Saturday, January 7, 2017

The Story of a Malnad Boy-70

I could not sleep that night peacefully. I was aware that I could not go against the wishes of the Principal. He was highly respected by one and all. Indeed I had to fight it out with a formidable personality. Nobody would support me if I complained against him. At the same time I knew there was no meaning in my investing in the 7-year bonds.

My brother (AVL) had arrived in Sringeri on vacation. I discussed the matter with him. Together we decided to meet the Principal at his residence. His residence was actually the third building from Srikantaiah’s house. We went and met him at his home. AVL explained to him clearly how I was not in a position to invest in the bonds. While the Principal gave a patient hearing, he again repeated that he expected me to reciprocate the gesture of the Academy. We returned without succeeding in our mission.

That night I decided that it was better for me to discuss the matter with Srikantaiah. In the morning I spoke to him about my predicament. He simply could not believe what I was telling. Rather he was furious and asked me how anybody could ask a student to invest his scholarship money in a 7-year bond.

Here I should mention some personality traits of Srikantaiah. He was a kind of ‘rebel’ in the eyes of the college management. There were two reasons. The First and the foremost was that he had refused to admit his son (Jayaprakash) in the first batch of the college. He preferred to send him to Hubli without minding the additional expenses involved. The second was - he never toed the line of Chandramouli Rao, even though he was his brother-in-law. At the same time he had a sphere of influence in the Sringeri town. He commanded a type of respect unequalled by others. But he was an ‘enigma’ in the eyes of many including the college management.

The best feature of his personality was that he would be always jovial and had a solution for every problem. He would always be in high spirits and viewed every situation in an optimistic manner. Whenever I went to him with a problem, he invariably made me return with a feeling that there was no problem in the first place! His very attitude was such that the solution would unfold on its own!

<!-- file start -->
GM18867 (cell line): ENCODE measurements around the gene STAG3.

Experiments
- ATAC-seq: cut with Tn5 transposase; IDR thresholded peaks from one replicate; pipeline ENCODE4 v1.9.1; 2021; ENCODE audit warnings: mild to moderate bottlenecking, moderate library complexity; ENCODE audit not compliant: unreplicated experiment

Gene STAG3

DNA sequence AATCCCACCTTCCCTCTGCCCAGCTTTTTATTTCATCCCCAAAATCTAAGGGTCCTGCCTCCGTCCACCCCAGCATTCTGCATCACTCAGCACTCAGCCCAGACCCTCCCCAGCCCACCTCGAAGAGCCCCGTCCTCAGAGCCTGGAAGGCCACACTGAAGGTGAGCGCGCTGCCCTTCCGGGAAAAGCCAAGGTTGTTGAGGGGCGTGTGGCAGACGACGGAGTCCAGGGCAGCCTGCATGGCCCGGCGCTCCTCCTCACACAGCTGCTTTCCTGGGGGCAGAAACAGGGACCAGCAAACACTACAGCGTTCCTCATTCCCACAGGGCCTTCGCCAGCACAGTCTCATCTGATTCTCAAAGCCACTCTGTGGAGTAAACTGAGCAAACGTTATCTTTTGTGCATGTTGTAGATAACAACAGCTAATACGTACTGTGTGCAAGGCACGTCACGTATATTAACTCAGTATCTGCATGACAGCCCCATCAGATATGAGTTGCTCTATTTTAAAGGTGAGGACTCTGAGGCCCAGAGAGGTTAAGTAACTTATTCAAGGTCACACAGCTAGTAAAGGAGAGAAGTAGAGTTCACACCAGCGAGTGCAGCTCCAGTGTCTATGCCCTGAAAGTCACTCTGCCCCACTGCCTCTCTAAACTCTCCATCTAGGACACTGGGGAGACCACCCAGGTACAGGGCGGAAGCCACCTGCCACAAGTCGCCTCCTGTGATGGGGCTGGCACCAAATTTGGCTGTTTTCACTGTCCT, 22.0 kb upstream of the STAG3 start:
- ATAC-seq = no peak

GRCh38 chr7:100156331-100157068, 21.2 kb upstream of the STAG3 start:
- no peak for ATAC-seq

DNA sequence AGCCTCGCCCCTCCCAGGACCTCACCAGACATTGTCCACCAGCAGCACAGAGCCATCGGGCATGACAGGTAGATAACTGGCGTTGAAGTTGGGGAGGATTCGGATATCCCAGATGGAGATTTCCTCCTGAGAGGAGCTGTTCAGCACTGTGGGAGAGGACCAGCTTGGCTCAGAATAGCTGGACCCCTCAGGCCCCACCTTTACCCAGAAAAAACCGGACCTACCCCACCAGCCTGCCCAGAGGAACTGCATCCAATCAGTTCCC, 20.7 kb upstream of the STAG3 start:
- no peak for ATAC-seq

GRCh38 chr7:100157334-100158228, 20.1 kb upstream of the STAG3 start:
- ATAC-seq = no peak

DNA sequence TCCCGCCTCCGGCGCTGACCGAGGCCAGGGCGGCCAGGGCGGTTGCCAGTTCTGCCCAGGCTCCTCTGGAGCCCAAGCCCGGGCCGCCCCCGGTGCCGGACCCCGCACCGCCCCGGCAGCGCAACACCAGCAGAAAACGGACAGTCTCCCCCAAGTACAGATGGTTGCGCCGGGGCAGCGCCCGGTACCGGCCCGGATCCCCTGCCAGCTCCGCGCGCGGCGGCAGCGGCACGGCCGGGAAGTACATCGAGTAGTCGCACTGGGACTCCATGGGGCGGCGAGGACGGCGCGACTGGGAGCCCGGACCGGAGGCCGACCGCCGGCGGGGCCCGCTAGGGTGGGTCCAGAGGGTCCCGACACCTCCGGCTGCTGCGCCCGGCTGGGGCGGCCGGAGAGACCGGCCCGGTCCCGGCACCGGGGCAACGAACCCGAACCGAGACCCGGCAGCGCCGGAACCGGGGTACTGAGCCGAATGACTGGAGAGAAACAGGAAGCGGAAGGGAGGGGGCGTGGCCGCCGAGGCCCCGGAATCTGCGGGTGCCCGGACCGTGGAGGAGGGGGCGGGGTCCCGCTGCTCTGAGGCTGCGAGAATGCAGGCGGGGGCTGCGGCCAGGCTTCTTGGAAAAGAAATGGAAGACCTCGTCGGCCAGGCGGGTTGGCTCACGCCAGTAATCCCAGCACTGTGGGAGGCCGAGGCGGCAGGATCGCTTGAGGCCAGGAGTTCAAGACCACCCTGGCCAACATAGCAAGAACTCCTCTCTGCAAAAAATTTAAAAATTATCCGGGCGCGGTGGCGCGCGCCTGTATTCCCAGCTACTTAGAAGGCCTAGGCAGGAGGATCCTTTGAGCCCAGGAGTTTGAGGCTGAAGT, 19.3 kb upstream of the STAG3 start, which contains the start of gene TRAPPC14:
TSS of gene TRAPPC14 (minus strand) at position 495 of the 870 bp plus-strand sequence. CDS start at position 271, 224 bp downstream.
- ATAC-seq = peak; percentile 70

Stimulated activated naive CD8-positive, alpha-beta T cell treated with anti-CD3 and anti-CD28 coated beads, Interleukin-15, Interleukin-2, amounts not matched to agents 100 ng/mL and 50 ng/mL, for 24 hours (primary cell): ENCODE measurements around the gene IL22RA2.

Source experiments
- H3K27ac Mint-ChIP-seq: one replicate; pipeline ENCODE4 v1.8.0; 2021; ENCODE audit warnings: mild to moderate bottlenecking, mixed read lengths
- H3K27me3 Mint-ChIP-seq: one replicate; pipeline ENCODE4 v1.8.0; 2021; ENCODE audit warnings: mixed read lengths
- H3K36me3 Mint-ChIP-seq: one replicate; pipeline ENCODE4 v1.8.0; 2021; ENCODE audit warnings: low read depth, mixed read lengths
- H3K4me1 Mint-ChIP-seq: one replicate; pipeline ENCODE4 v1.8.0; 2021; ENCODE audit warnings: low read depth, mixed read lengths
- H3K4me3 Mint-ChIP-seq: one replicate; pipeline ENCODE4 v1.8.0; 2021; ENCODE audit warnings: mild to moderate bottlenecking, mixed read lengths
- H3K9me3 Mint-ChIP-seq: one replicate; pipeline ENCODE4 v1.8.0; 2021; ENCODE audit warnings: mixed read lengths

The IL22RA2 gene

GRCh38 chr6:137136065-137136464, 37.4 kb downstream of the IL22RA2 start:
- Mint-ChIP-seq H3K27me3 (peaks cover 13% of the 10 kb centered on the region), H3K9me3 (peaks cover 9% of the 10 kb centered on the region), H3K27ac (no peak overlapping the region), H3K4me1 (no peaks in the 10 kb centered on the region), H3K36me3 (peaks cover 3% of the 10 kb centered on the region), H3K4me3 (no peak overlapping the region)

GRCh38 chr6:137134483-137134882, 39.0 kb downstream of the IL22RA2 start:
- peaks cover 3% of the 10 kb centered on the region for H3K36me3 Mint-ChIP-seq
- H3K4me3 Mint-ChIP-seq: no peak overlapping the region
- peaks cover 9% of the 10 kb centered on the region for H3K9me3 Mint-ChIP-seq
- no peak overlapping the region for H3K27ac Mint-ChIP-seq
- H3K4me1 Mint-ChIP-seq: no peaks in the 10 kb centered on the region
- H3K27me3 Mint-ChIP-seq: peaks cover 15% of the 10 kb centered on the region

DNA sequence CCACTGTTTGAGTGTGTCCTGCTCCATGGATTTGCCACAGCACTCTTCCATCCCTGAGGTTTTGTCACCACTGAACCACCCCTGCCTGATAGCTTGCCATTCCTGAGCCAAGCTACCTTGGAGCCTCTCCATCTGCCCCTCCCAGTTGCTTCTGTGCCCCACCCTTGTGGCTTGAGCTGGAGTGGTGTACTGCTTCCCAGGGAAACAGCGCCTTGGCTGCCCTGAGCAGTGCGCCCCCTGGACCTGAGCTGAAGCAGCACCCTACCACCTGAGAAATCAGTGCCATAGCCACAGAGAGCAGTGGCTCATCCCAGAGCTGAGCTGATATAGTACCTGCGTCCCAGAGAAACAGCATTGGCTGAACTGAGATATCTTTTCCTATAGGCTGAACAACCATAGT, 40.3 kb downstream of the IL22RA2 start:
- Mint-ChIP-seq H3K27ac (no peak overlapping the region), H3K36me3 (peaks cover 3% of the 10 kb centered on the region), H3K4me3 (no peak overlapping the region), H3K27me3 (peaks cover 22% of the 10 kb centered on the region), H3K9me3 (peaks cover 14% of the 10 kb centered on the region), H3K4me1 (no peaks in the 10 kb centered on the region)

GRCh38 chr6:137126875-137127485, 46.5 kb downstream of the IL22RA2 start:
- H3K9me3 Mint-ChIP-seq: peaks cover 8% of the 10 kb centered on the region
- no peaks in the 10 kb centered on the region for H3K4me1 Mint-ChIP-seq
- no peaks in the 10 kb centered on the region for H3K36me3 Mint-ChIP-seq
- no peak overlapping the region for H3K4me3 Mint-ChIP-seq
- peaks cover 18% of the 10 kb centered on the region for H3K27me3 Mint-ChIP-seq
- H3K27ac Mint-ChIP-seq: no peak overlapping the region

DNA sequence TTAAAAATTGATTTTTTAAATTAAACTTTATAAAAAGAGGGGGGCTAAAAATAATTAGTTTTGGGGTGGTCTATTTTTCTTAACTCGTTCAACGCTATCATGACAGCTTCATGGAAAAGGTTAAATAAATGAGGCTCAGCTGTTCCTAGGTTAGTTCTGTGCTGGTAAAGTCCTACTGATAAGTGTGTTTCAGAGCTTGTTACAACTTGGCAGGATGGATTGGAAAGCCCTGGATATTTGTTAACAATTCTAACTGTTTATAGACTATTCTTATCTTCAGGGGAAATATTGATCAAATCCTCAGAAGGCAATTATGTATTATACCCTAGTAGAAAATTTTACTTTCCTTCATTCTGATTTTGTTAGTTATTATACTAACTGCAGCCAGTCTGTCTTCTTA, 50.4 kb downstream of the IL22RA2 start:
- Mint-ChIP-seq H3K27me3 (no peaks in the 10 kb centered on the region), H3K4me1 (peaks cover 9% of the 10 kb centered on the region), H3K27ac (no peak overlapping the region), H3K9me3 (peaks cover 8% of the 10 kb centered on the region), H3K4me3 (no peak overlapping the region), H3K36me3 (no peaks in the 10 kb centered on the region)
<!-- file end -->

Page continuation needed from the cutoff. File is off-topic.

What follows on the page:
Coming back to my problem, Srikantaiah suggested me a simple solution. He told me to go back to the Principal and tell him that I had discussed the matter with him. He also asked me to tell the Principal that he (Srikantaiah) would meet him personally to sort out the issue.

In the evening I again went and met the Principal at his residence. I simply told him that I had a discussion with Srikantaiah and he would be meeting him shortly to discuss the matter. The moment I told this, the whole attitude of the Principal took a sudden U-turn. I could make out that he was deeply agitated. Apparently he thought that the issue could boomerang on him if it was taken up by Srikantaiah. He immediately asked me to forget the whole matter and concentrate on my studies. He told me that he had only made a suggestion to benefit me in the long run! He felt that Srikantaiah need not be dragged unnecessarily into the issue. He asked me to convey his regards to Srikantaiah!  When I went back and told Srikantaiah about the ‘best wishes’ of the Principal he simply laughed. It seems he was aware of end result in advance! Thus ended the issue of my long-term investment in 7-year bonds!

This incident left a very bad taste in my mouth. From then on, the relations between me and the Principal remained cold. However, I thought that he would in no way harm me. But he did have his revenge against me in the end in a very subtle way. I would come to it at the appropriate time.

I should mention here about the investment bond business of the Manipal Academy.  I have earlier mentioned about Dr. T M A Pai, the founder of the Academy and the Manipal Group of Institutions. It was Mr. Pai who originated the concept of capitation fee in India. He was a great entrepreneur and single-handedly built the great institutions. He not only founded the institutions, but also ensured that they were administered efficiently. All the institutions had very good faculty and excellent laboratory facilities.